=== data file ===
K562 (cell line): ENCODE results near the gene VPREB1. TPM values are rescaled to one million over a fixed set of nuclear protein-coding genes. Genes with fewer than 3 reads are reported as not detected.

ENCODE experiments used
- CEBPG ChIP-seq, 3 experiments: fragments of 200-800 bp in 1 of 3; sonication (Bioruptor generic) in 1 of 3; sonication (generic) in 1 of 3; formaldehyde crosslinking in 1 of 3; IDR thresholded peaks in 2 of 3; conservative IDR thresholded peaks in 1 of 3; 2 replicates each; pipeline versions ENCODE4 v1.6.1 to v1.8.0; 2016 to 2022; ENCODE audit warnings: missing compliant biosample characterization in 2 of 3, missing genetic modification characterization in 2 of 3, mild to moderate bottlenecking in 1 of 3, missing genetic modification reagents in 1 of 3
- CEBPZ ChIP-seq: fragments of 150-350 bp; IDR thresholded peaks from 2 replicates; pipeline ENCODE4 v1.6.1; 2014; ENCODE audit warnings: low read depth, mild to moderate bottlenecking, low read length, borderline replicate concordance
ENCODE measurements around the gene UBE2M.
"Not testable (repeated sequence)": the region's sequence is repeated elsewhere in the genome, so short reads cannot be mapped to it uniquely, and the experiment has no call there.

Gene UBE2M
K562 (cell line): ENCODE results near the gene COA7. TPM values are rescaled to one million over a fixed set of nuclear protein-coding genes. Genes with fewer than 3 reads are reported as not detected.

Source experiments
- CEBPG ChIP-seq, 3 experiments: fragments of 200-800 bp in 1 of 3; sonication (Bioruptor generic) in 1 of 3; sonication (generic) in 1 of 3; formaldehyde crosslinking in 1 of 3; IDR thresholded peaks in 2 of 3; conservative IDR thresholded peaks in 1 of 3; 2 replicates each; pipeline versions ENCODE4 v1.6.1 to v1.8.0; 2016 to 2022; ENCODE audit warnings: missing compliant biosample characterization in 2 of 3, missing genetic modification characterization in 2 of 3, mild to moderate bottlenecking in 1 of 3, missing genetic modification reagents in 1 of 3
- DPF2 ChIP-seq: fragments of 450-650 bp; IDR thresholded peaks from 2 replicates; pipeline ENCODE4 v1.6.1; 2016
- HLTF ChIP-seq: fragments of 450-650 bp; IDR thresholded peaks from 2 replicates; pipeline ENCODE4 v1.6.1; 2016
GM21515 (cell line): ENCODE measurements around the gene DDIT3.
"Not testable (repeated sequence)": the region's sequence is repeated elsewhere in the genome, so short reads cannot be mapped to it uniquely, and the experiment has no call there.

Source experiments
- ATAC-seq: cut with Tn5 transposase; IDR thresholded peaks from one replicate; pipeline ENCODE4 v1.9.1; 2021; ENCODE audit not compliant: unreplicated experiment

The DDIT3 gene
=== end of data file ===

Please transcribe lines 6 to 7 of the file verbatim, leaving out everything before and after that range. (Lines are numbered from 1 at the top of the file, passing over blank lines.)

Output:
"Not testable (repeated sequence)": the region's sequence is repeated elsewhere in the genome, so short reads cannot be mapped to it uniquely, and the experiment has no call there.

Gene UBE2M